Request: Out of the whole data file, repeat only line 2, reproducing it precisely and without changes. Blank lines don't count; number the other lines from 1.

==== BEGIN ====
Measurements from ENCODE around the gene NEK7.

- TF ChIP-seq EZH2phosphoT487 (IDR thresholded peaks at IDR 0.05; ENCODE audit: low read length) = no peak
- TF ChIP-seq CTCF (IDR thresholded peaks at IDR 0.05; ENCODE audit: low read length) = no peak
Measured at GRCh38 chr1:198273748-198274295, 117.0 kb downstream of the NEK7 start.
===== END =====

- TF ChIP-seq EZH2phosphoT487 (IDR thresholded peaks at IDR 0.05; ENCODE audit: low read length) = no peak